Coinbase CEO Brian Armstrong.
Patrick T. Fallon/AFP via Getty Images
The CEO of
warned the Securities and Exchange Commission might be considering cracking down on a process called staking. Any potential move would be bad for the cryptocurrency broker’s business and likely hurt
the largest crypto after
Coinbase stock was tumbling on the news.
Staking refers to a process that both underpins blockchain networks and offers investors a way to earn yield on their crypto holdings.
While staking doesn’t exist for Bitcoin, it does for Ethereum, one of the biggest blockchains. Holders of Ether—Ethereum’s token—can lock up or stake their tokens as collateral in a process that validates transactions and secures the network, earning money in the process. Current yields for staking Ether are upward of 5%. “Validators” must lock up at least 32 Ether, or about $52,000, to participate in staking on Ethereum.
Enter Coinbase (ticker: COIN), which is itself a validator and has a service that lets investors stake smaller amounts of Ether. There is no minimum amount needed, thus opening up the yield opportunity to a wider pool of people.
Investors earn crypto yield that would otherwise be out of reach, and Coinbase receives a fee: 25% of the Ether yields. Analysts say that is the type of diversification that Coinbase needs, given that revenue from crypto trading has tumbled in tandem with Bitcoin prices over the past year.
This business model, however, could be under review by regulators
“We’re hearing rumors that the SEC would like to get rid of crypto staking in the U.S. for retail customers,” Armstrong said Wednesday on Twitter. “I hope that’s not the case as I believe it would be a terrible path for the U.S. if that was allowed to happen.”
The SEC declined to comment.
In its second-quarter financial filings last summer, Coinbase disclosed that its staking program was under scrutiny from the SEC, which it said had sent investigative subpoenas and other document requests.
A potential ban on staking would be negative for both Coinbase and Ether. Coinbase would lose a source of high-margin revenue that looks poised to be a pillar of growth. Ether would lose out on the participation of U.S. retail investors—a group that played a big role in cryptos’ latest bull run—in staking. It wouldn’t be crushing to Ethereum’s ability to operate, but rather a hit to the wider adoption of the network, which would support prices.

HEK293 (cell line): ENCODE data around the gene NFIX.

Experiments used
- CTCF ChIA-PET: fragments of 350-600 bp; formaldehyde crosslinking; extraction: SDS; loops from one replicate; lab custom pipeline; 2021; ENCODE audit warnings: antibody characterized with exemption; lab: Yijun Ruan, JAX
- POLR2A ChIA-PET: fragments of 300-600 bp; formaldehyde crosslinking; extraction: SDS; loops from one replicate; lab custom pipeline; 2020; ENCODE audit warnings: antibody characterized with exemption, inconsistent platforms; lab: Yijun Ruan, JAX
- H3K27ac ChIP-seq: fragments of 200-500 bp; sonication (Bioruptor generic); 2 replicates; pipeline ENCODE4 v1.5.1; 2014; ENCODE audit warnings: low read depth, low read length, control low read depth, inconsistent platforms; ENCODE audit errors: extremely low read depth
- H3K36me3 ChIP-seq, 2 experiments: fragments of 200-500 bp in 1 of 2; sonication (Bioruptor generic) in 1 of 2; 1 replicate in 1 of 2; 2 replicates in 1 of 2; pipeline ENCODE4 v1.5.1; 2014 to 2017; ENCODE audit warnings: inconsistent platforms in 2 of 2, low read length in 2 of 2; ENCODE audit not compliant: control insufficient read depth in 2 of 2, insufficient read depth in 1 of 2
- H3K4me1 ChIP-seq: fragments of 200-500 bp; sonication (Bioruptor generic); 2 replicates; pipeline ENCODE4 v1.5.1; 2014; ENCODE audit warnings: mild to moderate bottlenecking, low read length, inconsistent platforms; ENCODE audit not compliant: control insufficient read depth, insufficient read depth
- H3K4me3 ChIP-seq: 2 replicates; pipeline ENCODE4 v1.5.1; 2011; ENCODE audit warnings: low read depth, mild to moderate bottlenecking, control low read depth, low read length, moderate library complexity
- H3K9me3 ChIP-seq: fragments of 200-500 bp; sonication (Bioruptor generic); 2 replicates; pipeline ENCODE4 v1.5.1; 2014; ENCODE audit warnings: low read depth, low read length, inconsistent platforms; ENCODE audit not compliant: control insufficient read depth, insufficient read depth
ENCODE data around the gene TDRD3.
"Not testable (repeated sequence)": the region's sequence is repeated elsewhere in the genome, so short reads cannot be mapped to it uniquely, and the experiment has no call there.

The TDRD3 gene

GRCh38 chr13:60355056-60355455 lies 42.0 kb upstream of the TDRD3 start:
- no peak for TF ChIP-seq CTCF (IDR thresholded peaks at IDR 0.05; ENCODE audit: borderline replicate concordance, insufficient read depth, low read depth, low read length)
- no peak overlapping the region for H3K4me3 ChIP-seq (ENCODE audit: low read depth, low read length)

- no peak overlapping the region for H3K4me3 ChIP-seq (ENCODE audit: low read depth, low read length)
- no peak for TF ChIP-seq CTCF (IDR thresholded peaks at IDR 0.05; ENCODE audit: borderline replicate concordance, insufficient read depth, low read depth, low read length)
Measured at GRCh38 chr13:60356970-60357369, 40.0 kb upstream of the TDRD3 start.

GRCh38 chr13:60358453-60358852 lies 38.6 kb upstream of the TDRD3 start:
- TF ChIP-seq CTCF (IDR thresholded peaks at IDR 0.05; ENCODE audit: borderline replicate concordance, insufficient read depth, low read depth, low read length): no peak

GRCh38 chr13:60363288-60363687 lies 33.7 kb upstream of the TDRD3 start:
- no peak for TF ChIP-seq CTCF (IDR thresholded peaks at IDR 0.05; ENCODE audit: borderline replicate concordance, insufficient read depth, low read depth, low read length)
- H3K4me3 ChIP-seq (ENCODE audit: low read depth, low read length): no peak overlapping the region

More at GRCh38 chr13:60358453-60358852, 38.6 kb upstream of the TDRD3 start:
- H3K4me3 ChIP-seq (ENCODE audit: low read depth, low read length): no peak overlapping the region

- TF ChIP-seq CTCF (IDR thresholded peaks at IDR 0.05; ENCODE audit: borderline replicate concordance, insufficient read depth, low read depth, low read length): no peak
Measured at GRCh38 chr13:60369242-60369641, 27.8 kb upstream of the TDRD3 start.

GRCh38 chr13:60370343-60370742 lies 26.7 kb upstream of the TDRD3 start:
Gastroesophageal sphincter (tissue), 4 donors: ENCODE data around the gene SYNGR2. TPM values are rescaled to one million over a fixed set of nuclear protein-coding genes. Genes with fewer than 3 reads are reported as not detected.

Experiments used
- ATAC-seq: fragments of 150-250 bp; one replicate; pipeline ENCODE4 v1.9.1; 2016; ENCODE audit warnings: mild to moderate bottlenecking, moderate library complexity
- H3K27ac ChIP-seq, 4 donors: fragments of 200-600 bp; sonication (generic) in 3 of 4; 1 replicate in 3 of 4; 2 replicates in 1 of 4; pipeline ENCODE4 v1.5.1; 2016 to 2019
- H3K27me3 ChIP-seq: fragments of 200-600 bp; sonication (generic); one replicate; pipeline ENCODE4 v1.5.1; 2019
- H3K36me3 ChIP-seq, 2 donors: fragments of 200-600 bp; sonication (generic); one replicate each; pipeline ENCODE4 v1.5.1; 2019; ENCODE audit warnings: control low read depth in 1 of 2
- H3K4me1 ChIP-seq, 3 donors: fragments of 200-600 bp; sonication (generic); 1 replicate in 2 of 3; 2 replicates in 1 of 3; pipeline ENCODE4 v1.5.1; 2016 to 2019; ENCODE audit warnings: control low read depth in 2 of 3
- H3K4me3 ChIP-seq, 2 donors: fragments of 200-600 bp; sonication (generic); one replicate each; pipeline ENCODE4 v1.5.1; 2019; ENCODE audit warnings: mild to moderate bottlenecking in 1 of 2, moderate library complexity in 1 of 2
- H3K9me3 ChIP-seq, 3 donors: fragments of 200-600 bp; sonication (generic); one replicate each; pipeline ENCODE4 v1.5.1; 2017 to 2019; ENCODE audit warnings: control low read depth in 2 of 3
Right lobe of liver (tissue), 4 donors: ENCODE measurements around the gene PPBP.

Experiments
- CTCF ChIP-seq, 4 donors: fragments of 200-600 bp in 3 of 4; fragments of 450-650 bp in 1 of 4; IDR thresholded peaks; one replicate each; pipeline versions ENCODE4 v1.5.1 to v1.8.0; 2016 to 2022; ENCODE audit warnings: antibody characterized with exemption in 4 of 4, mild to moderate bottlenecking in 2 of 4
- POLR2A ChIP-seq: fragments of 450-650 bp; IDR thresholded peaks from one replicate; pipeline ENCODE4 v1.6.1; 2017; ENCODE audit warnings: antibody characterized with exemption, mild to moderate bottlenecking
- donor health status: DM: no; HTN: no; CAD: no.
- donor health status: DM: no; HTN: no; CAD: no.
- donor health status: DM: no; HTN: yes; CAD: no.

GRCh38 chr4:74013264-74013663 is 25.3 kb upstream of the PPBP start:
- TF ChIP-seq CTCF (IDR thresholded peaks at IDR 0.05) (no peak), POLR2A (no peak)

Armstrong, on his part, doesn’t want this to happen.
“Staking is a really important innovation in crypto,” the Coinbase CEO said on Twitter. “It allows users to participate directly in running open crypto networks. Staking brings many positive improvements to the space, including scalability, increased security, and reduced carbon footprints.”
Armstrong, and others, say that staking doesn’t make Ether a security, which would put the coins under the purview of the SEC. But the agency and the broker have had this argument before: The SEC has said that some tokens Coinbase says aren’t securities are just that.
With no confirmation from the SEC, these concerns are just concerns for now, but the market is taking them seriously. Coinbase stock has tumbled 11% Thursday as the worries add to uncertainty for cryptocurrencies and crypto companies that are already facing threats from a bear market in prices, other regulatory pressures, and waning investor interest.
Write to Jack Denton at email@example.com